A snapshot of Queensland
Queensland’s terrain is large and diverse: from a dry interior in the west to tropics in the north and the Torres Strait islands. While the majority of the population lives in large urban centres, most of the state is considered rural to very remote. Smaller rural towns often have fewer services than regional centres, and remote regions have even fewer. To maintain good health, or to access health services when needed, it is important to plan ahead and know what is available.
Queensland is the fastest growing state in Australia. Its main industries are farming, mining, fishing and tourism.
What types of health services are available?
In regional, rural and remote Queensland, there is a mix of district, rural and community hospitals. Health services are also delivered by healthcare centres and through multi-purpose health services.
Rural and remote health services are supported by visiting medical officers and remote area nurses. Remote nurses work in small teams or independently to provide specialist services, including emergency care.
Outreach services are provided in some locations. The Royal Flying Doctor Service uses multidisciplinary teams to deliver a diverse range of primary health care services.
Queensland Telehealth uses video and audio technology to connect rural health services with specialists and major hospitals — this can reduce the need for travel. The Royal Flying Doctor Service provides a 24-hour medical consultation service in remote Queensland via telephone and radio transmission.
Technology is also used to keep a secure online record of health information, which can benefit people living in rural and remote areas. My Health Record helps improve communication with and between your doctor, health services, specialists and hospitals.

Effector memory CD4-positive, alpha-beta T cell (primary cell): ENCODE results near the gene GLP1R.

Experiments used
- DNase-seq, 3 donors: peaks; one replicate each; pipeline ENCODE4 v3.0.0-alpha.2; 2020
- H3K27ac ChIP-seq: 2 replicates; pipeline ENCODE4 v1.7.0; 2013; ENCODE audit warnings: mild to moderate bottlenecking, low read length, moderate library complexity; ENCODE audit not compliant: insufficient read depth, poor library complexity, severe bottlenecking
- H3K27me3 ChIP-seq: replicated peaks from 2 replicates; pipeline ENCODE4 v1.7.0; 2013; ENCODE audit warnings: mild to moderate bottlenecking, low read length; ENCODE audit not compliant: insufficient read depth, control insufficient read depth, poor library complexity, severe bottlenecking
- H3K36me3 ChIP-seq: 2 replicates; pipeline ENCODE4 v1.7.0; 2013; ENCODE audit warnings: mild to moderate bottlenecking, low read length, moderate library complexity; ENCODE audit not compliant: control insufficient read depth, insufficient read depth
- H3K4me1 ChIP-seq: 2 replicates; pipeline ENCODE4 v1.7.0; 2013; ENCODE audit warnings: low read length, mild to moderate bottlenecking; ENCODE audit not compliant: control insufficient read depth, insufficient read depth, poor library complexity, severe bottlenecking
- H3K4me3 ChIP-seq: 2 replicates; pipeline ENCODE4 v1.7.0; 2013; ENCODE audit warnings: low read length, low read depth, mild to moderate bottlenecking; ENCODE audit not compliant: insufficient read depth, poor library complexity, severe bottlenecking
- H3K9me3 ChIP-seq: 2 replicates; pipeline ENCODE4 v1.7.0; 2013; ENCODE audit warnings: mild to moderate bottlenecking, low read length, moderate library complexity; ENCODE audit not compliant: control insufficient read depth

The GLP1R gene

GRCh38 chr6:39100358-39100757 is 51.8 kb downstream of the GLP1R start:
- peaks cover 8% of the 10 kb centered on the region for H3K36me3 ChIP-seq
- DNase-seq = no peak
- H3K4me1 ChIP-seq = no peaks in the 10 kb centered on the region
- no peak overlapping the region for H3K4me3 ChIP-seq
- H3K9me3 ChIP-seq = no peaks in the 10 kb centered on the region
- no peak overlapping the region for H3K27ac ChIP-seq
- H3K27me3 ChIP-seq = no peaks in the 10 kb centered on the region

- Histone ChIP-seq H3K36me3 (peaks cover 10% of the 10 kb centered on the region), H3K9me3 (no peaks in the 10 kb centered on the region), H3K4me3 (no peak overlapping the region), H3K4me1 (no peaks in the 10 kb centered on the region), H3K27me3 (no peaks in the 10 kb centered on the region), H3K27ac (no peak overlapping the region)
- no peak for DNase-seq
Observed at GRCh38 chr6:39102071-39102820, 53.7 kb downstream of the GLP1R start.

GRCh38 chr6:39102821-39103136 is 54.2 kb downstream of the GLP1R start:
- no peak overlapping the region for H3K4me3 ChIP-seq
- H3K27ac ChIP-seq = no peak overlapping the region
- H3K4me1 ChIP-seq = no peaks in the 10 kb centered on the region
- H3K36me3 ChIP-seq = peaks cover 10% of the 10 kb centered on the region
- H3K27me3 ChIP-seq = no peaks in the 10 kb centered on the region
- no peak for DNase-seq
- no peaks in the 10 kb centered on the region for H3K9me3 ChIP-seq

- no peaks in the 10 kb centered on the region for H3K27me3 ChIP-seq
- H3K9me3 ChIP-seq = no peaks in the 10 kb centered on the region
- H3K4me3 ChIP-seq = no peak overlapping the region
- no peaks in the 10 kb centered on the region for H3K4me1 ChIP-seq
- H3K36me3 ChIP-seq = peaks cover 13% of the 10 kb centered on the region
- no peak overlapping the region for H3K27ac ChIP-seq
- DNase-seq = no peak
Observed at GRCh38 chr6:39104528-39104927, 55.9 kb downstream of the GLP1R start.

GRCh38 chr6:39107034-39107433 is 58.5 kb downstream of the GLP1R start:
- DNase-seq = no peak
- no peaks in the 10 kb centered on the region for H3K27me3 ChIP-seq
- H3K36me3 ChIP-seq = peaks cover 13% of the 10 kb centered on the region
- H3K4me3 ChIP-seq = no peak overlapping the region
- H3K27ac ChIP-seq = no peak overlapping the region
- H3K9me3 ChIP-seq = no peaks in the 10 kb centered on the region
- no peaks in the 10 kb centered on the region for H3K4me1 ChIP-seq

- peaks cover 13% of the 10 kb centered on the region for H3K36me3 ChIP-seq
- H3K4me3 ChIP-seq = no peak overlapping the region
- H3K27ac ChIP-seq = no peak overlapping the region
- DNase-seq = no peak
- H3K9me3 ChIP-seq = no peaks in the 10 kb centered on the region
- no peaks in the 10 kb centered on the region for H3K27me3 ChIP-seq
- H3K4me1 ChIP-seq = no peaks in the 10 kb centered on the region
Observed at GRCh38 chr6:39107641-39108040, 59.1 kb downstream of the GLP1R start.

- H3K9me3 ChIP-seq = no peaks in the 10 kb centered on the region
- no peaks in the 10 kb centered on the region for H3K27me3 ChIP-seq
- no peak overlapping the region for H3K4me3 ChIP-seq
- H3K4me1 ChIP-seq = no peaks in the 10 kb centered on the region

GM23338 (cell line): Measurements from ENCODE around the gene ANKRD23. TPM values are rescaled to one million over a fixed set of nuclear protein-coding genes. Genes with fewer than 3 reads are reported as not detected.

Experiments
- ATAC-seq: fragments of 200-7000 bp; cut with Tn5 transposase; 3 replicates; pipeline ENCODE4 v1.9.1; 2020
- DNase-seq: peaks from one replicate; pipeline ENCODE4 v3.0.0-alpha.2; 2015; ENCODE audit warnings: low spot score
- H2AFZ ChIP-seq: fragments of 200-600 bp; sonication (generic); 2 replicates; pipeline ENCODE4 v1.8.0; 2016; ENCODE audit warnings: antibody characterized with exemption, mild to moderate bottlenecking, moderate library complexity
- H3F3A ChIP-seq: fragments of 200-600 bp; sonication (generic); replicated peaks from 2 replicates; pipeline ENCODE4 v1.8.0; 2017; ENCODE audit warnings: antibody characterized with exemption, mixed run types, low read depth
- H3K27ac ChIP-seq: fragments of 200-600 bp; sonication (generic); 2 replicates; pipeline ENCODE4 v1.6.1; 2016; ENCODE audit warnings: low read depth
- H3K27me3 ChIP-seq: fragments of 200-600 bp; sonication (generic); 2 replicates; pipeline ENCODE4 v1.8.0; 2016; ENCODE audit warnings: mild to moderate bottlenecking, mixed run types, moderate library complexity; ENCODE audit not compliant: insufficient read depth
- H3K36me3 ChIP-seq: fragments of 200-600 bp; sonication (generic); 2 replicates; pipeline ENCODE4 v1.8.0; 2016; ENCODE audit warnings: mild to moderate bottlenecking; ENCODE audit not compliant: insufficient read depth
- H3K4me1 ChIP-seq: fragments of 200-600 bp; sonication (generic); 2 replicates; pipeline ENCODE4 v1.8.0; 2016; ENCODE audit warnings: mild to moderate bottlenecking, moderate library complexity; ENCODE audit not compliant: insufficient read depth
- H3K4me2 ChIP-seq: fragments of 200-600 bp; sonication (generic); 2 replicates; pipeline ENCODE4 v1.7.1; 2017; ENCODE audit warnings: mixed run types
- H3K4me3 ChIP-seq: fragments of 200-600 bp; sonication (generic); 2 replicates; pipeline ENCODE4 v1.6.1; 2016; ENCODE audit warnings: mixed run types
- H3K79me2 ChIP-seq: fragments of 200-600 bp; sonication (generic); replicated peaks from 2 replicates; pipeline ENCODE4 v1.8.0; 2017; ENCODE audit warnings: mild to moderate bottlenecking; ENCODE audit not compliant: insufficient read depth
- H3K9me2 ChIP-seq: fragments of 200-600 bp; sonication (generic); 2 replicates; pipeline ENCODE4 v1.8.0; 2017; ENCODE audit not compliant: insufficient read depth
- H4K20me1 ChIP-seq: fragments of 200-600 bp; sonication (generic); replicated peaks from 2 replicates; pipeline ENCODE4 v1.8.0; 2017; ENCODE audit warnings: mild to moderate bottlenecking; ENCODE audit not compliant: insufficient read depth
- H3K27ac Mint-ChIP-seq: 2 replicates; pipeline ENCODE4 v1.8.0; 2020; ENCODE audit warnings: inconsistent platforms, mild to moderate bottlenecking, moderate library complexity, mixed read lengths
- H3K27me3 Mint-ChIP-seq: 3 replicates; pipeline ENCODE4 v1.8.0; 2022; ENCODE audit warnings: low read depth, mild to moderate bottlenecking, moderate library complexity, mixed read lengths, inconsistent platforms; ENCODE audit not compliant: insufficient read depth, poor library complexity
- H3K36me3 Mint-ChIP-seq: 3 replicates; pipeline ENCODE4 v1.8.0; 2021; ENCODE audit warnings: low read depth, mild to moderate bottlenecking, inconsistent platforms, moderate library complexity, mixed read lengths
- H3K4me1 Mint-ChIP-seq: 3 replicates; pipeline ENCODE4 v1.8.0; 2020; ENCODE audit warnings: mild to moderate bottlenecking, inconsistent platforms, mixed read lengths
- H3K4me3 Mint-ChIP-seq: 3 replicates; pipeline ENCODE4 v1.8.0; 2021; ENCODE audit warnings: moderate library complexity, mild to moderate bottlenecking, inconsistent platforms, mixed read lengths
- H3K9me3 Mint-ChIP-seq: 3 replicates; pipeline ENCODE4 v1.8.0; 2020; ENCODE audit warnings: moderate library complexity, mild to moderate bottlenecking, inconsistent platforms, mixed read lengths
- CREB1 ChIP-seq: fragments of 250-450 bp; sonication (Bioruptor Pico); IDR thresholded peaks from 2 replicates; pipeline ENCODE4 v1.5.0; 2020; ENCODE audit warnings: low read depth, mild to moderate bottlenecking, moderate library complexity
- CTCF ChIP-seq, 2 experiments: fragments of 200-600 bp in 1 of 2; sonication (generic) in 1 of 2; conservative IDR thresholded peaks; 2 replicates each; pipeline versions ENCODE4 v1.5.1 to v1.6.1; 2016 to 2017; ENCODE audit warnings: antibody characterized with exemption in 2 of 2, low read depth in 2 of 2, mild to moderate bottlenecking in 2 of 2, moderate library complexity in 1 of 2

Health advice online and over the phone
Online health information can be really helpful, but it is important to use reputable sources. Look for a site with HON (Health On the Net) Foundation certification.
You can speak to a registered nurse over the phone 24 hours a day, 7 days a week, by calling 13 HEALTH (13 43 25 84).
Mental health and wellbeing
People living and working in rural and remote areas can sometimes experience greater pressures than those in regional and urban areas. These include loneliness and isolation, financial hardship, lack of employment opportunities and natural disasters. Sometimes, extra support is needed.
Services are also available if you need help with relationships and mental health.
Aboriginal and Torres Strait Islander health
Farming and mining communities
Working in remote areas, whether on a large cattle station or a mine, can be dangerous and stressful. In addition to getting mental health support when it is needed, it is important to take care of your safety. Children living in the country also need help to stay safe.
Travelling to medical and health services
Travelling to obtain health services can be stressful. If you need help finding support, speak with your local health service or the hospital before you go.
The Patient Travel Subsidy Scheme provides travel and accommodation assistance for eligible people. If you are traveling with a seriously ill child, organisations such as Ronald McDonald House might be able to help.
- In a medical emergency, dial triple zero (000) immediately.
- Some hospitals provide assistance through 24-hour emergency departments.
To find health services in Queensland
- Queensland health services
- Mobile Women's Health Service
- maternity services
- support for seniors
- My Aged Care
- support for carers
- people with disability
- alcohol, drug and tobacco use
- sexual health
- flood and storm recovery
Learn more here about the development and quality assurance of healthdirect content.
Last reviewed: March 2021